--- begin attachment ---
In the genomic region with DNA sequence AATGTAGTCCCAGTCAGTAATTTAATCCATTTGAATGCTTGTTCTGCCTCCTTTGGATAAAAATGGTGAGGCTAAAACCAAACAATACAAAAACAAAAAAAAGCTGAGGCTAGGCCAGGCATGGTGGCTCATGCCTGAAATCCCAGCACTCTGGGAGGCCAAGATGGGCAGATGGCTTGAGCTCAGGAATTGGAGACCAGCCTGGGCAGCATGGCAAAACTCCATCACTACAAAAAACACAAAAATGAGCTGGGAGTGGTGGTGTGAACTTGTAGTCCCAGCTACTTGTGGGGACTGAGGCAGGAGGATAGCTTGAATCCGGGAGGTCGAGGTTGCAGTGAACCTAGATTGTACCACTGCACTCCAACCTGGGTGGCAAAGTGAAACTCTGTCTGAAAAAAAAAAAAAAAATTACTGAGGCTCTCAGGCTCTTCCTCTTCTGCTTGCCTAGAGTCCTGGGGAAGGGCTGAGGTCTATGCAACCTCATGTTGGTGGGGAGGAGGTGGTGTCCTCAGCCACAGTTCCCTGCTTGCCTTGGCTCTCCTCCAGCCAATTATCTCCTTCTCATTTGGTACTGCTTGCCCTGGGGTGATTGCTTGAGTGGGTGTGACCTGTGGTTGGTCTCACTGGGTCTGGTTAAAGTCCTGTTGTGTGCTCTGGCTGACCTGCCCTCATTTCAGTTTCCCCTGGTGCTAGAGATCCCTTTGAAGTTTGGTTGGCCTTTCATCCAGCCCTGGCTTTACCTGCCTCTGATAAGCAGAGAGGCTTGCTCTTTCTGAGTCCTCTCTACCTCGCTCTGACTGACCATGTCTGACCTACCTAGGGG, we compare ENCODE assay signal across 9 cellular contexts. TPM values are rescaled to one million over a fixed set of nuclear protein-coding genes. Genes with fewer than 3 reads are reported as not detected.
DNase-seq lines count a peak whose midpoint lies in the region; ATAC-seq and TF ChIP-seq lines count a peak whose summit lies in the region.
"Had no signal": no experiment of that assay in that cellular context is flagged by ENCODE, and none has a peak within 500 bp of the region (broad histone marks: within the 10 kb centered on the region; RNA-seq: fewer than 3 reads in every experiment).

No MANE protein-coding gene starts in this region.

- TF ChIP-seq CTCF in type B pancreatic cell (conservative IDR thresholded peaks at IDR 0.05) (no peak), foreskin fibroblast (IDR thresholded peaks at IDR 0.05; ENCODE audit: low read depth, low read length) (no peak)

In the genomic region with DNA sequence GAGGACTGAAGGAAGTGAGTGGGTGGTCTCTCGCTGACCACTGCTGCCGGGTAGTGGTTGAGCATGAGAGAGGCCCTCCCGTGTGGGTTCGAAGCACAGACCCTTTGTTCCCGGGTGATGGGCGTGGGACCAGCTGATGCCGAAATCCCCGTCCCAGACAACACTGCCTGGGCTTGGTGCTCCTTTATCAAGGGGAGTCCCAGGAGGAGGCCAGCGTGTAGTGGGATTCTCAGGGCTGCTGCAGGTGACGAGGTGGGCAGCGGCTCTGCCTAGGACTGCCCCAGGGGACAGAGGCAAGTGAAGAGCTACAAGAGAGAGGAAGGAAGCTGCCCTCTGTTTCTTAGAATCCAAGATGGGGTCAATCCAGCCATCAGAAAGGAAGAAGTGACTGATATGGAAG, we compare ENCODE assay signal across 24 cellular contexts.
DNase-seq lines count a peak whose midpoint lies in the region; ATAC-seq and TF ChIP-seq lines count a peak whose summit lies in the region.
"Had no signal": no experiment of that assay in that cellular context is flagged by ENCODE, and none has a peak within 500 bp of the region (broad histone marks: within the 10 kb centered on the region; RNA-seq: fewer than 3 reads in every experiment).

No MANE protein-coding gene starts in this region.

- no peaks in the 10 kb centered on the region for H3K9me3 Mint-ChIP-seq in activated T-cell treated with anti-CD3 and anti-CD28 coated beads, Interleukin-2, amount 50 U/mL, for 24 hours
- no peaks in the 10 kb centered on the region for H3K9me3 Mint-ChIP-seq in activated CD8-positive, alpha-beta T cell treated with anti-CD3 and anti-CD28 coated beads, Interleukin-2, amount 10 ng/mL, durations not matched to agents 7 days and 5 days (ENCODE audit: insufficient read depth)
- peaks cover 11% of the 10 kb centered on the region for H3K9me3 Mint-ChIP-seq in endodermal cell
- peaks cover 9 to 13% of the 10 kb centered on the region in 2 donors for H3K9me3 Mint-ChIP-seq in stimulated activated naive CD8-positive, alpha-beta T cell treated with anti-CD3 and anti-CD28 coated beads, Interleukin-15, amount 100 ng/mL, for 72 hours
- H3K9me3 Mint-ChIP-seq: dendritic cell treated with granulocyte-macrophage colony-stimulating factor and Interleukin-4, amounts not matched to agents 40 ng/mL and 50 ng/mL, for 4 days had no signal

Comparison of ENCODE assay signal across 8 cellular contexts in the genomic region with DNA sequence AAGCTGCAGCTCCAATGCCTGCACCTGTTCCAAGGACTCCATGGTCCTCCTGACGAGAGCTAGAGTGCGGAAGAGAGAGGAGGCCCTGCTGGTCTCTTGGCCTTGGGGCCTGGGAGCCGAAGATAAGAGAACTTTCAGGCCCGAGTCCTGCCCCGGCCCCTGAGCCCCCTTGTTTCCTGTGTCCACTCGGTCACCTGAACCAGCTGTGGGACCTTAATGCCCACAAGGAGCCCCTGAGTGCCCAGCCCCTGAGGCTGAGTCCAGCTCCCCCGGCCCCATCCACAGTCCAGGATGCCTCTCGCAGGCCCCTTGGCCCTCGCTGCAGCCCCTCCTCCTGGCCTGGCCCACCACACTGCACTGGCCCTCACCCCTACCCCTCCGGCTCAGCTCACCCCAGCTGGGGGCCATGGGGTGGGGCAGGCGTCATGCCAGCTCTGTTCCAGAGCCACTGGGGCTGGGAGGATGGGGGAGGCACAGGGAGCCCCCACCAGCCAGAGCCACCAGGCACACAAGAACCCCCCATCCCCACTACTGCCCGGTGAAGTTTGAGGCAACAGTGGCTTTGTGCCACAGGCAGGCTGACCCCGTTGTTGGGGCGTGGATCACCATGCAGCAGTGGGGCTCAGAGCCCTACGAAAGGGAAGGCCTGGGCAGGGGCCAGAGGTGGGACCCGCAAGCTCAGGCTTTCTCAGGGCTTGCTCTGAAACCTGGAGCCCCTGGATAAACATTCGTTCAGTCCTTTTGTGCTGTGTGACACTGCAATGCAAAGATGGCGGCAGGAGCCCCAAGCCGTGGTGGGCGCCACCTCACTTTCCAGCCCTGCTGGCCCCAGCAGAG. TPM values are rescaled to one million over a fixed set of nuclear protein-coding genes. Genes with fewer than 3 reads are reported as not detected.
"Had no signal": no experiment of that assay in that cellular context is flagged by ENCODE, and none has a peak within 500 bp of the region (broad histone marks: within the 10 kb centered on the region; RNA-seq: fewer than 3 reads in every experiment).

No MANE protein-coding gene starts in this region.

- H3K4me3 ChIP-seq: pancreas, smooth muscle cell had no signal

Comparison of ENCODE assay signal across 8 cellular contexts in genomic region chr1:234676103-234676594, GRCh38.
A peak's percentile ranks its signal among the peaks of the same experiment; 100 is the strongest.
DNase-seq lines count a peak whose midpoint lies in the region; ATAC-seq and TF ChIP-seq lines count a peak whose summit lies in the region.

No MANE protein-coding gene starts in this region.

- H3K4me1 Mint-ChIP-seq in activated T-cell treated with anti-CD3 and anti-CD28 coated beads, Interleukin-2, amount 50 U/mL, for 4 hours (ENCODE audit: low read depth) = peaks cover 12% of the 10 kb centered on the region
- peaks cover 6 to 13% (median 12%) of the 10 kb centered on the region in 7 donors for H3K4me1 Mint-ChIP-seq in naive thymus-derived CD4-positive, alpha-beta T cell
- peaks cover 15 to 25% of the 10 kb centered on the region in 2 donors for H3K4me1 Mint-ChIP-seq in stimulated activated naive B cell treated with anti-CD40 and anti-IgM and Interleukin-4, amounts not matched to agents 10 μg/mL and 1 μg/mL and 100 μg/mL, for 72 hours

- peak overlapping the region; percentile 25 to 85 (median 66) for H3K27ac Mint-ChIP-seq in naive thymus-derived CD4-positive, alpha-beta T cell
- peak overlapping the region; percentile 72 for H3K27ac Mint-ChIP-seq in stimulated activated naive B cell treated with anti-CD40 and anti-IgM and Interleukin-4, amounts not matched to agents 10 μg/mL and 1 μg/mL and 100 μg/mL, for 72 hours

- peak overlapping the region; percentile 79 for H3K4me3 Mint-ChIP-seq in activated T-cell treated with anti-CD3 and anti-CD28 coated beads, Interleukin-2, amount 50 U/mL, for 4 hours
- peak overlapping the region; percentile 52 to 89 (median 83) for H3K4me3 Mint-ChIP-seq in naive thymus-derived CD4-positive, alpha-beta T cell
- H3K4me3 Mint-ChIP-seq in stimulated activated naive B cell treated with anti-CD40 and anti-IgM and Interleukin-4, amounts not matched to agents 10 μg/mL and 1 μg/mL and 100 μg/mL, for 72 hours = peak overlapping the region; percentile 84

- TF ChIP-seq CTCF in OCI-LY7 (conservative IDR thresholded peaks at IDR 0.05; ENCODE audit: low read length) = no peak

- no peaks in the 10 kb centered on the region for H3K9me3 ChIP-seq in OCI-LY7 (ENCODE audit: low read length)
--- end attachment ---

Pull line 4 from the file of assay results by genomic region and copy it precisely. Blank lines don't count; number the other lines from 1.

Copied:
No MANE protein-coding gene starts in this region.